As well as stage stars, the police and criminals also came to Clarkson’s for disguises. It is even claimed murderer Dr Crippen (1862-1910) and his mistress were arrested while wearing Clarkson wigs. In James Morton’s 2012 book Gangland Soho, he describes Willy as being a known blackmailer and insurance fraudster with 11 of his premises having burnt down. He owned some rooms opposite an infamous public lavatory in Dansey Place, which was nicknamed ‘Carson’s Cottage’ during the interwar years. It was notorious as a gay pick-up joint and for attracting blackmailers, who would extort money from the cottagers to keep silent. He died in suspicious circumstances in October 1934 at the age of 74. He was found lying on the floor with a deep gash on his forehead, while investigations into the fires were still continuing. The post-mortem was inconclusive. His associate, solicitor’s clerk William C Hobbs forged his will, leaving money to some people the late wigmaker hadn’t even met. However, Hobbs’ forgery was exposed by the lawyer William Charles Crocker and he was arrested four years later.
So Clarkson’s business is now long gone with only the plaques and signage a reminder of his establishment. In 1966, a London County Council blue plaque was unveiled to commemorate him. When Chinatown began to spring up in the area in the early 1970s, the Lee Ho Fook Chinese restaurant took over the building. In more recent years, it became the Wong Kei Chinese Restaurant, which was previously known as ‘the rudest restaurant in London’. However its been under new management since 2014 and is said to be significantly more friendlier now.
- 41 – 43 Wardour Street, Chinatown, W1D 6PY. Nearest station: Piccadilly Circus or Leicester Square.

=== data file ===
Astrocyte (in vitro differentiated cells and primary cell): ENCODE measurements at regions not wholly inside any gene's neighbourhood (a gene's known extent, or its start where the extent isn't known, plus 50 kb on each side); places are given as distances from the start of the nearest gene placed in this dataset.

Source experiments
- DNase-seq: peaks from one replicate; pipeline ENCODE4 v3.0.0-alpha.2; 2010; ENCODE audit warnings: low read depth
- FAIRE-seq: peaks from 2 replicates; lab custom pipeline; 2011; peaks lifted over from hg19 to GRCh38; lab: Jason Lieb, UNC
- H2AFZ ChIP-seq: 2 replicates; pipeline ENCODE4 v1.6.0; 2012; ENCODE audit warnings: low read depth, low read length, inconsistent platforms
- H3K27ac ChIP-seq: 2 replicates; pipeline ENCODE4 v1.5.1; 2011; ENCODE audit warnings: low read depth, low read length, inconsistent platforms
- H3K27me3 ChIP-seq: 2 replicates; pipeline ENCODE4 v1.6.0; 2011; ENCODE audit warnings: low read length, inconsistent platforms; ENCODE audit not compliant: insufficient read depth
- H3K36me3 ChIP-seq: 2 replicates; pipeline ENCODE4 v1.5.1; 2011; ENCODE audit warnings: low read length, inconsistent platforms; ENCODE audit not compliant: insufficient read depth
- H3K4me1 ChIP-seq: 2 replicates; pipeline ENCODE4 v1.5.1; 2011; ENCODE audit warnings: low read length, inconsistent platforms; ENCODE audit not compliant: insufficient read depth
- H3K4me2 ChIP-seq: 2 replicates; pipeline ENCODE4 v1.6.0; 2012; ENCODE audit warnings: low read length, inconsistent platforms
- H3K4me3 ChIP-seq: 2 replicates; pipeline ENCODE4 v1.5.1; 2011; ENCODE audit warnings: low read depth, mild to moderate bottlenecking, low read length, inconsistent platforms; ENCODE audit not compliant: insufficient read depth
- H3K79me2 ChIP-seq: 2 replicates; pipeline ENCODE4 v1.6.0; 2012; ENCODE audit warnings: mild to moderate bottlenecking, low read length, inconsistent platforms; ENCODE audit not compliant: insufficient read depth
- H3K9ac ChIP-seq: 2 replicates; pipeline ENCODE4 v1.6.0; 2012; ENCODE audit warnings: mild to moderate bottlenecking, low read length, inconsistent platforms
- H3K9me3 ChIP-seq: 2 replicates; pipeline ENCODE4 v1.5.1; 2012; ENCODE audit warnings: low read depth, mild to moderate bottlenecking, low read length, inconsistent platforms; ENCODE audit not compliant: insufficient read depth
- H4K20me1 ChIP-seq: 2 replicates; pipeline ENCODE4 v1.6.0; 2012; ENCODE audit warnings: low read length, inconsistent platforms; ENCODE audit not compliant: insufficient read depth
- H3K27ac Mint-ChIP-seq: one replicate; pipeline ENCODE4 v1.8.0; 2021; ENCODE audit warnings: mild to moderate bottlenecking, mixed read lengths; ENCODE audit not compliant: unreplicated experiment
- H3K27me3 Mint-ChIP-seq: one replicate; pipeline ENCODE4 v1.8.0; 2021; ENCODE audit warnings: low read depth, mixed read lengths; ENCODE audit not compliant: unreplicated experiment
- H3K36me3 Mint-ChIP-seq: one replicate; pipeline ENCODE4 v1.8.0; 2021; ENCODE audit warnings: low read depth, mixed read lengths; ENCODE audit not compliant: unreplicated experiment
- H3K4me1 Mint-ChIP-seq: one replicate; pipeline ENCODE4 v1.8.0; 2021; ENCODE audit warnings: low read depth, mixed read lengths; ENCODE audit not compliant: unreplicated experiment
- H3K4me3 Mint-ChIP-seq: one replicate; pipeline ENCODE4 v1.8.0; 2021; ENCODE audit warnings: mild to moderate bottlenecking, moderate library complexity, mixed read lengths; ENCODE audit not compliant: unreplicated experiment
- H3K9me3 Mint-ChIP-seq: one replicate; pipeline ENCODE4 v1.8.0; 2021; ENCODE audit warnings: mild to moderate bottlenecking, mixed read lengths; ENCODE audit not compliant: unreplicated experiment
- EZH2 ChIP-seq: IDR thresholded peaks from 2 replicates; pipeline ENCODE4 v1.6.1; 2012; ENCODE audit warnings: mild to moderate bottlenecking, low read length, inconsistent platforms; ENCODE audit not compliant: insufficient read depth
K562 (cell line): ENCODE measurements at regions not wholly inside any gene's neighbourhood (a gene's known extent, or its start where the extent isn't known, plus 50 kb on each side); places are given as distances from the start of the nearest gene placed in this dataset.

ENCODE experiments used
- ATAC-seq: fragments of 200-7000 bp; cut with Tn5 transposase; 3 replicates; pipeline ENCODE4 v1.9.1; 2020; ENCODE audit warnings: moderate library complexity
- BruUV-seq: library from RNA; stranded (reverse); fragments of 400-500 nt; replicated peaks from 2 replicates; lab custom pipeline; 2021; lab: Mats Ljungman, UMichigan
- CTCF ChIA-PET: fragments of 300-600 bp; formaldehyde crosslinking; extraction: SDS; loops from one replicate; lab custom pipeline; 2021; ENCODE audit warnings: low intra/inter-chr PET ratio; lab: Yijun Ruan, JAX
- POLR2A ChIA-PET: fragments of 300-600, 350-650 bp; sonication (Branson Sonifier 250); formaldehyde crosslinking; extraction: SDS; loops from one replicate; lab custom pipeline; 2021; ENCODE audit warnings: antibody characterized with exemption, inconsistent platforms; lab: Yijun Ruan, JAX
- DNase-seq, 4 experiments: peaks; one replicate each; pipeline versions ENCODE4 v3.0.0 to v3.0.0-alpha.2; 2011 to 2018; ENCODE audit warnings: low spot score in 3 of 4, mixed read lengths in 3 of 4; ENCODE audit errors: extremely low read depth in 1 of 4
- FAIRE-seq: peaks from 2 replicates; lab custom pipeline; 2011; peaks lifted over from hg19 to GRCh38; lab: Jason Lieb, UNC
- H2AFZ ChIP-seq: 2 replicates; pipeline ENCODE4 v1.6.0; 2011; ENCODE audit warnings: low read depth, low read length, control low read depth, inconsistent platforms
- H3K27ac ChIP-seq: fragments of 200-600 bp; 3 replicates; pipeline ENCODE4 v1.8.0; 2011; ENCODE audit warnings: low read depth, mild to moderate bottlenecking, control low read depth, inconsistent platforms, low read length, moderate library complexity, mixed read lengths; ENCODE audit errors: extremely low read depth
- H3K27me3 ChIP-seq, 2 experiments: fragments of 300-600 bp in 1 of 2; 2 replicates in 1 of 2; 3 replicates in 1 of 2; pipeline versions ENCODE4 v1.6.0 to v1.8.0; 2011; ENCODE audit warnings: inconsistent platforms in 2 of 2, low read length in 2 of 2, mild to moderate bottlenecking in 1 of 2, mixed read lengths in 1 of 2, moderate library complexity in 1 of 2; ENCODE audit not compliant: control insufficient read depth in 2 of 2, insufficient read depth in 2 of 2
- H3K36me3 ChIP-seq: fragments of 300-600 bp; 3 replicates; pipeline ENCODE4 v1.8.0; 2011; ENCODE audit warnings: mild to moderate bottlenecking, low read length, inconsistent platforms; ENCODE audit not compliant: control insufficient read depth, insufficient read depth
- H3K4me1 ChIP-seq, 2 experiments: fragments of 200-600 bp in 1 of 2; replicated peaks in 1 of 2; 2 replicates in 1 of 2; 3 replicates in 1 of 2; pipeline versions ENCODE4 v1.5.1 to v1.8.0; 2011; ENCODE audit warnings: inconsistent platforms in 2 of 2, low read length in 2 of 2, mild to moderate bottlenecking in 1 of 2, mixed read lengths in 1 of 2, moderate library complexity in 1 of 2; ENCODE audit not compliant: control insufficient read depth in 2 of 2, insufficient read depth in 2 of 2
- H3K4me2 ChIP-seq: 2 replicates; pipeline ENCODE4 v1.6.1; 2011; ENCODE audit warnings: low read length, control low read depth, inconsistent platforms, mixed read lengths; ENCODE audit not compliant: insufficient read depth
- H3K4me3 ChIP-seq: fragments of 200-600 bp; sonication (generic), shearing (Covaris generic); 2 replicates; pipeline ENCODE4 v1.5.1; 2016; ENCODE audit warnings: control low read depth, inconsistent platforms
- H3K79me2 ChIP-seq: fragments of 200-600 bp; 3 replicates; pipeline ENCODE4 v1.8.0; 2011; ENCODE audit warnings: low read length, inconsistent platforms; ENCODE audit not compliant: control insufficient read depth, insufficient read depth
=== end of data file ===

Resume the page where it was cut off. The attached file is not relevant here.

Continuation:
For the history of No.9 Wardour Street, click here.
For more of Metro Girl’s history posts, click here.
Summer is nearing an end. However, September usually has that lovely balmy weather with significantly less tourists so London is more comfortable. Of course, the Rio Paralympics will be on 7 – 18 September so expect to see some Brazilian-themed fun on around town and opportunity to watch the games on the big screen.
For a guide to the capital’s pop-up cinemas this summer, click here.
- 1 September : Canalside Comedy
Enjoy a free lunchtime comedy show by the canal in Paddington. 12.30-1.30pm. Free. Canalside Live Stage, Paddington Basin, Paddington, W2 1JS. Nearest station: Paddington. For more information, visit the Merchant Square website.
- 1 – 4 September : Chambord Chapter Eight Games
French liquor Chambord are hosting a four day pop-up on the Dalston Roof Park, featuring plenty of cocktails, food and flamingo croquet. Tickets: £7.50 (plus fee) for time slots. Dalston Roof Park, 18 Ashwin Street, Dalston, E8 3DL. Nearest station: Dalston Junction or Dalston Kingsland. For more information, visit Chambord’s Facebook page.
- 1 – 11 September : Peckham & Nunhead Free Film Festival
Ten day festival featuring free screenings in the Peckham and Nunhead area at various locations, including The Montague Arms, The Nunhead Gardener, Glengall Wharf Garden and The Ivy House. Free. Nearest stations: Peckham Rye, Queen’s Road Peckham and Nunhead. For more information and listings, visit the PNFFF website.
- 1 – 16 September : Portobello Film Festival
Two and half week festival returns to Notting Hill with screenings and events at the KPH, Pop Up Cinema in Acklam Road and the Muse Gallery. Free. Nearest stations: Ladbroke Grove or Westbourne Park. For more information, visit the Portobello Film Festival website.
- 1 – 30 September : Totally Thames
Totally Thames is a month-long celebration of our city’s main waterway. Among the many activities taking place are the St Katharine Docks Classic Boat Festival (10-11 Sept), The Great River Race (3 Sept), walks, art installations, live music, theatre, dinners, river relay, film screenings and many more activities. For more information, visit the Totally Thames website.